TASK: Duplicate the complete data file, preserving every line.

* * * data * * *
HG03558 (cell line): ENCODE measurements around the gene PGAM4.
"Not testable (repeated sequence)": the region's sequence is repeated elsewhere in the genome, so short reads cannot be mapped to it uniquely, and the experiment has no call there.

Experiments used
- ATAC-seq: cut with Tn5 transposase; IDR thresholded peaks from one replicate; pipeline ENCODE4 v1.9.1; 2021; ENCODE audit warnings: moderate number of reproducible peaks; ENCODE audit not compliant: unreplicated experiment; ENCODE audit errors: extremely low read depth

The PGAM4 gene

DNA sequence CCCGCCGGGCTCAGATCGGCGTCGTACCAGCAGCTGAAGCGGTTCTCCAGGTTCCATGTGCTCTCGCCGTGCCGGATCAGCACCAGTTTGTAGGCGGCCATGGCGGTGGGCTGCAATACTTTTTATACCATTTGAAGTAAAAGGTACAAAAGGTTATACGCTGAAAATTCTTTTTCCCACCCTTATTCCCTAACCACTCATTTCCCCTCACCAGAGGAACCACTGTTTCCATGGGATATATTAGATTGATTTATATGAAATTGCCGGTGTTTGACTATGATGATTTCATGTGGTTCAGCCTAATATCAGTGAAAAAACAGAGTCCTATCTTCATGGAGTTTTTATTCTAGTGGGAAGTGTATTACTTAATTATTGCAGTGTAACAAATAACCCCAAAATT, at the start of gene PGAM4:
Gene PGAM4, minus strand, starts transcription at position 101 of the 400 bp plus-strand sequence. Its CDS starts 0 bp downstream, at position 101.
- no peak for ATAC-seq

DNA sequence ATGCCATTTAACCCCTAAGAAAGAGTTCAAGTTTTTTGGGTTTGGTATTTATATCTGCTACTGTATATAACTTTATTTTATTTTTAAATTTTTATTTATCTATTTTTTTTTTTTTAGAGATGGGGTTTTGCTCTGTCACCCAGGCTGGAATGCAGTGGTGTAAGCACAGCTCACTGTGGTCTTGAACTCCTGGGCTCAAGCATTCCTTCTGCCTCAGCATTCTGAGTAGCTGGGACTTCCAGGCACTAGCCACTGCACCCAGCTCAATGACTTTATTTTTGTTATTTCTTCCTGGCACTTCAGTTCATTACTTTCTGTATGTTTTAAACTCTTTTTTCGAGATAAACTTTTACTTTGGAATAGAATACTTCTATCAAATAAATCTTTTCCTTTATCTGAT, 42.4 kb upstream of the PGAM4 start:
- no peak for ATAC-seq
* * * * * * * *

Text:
HG03558 (cell line): ENCODE measurements around the gene PGAM4.
"Not testable (repeated sequence)": the region's sequence is repeated elsewhere in the genome, so short reads cannot be mapped to it uniquely, and the experiment has no call there.

Experiments used
- ATAC-seq: cut with Tn5 transposase; IDR thresholded peaks from one replicate; pipeline ENCODE4 v1.9.1; 2021; ENCODE audit warnings: moderate number of reproducible peaks; ENCODE audit not compliant: unreplicated experiment; ENCODE audit errors: extremely low read depth

The PGAM4 gene

DNA sequence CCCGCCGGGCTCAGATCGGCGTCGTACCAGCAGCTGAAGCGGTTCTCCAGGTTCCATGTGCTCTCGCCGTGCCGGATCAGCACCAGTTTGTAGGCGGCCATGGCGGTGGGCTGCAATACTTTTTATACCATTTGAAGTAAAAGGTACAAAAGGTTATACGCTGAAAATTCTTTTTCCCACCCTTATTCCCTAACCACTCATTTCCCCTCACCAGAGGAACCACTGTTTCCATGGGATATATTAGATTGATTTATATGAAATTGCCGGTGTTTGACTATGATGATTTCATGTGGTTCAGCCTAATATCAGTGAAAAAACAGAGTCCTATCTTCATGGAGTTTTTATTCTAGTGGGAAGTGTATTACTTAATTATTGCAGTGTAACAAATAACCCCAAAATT, at the start of gene PGAM4:
Gene PGAM4, minus strand, starts transcription at position 101 of the 400 bp plus-strand sequence. Its CDS starts 0 bp downstream, at position 101.
- no peak for ATAC-seq

DNA sequence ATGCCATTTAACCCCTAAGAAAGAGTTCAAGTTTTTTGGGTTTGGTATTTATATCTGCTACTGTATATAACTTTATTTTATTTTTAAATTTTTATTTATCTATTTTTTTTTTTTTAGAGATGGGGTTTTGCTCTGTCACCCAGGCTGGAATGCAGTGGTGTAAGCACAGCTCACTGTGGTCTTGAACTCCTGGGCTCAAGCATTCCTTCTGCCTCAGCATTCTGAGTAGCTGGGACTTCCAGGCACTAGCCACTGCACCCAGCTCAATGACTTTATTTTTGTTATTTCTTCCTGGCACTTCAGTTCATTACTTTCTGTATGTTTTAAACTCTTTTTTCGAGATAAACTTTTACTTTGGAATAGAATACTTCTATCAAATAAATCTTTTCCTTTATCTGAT, 42.4 kb upstream of the PGAM4 start:
- no peak for ATAC-seq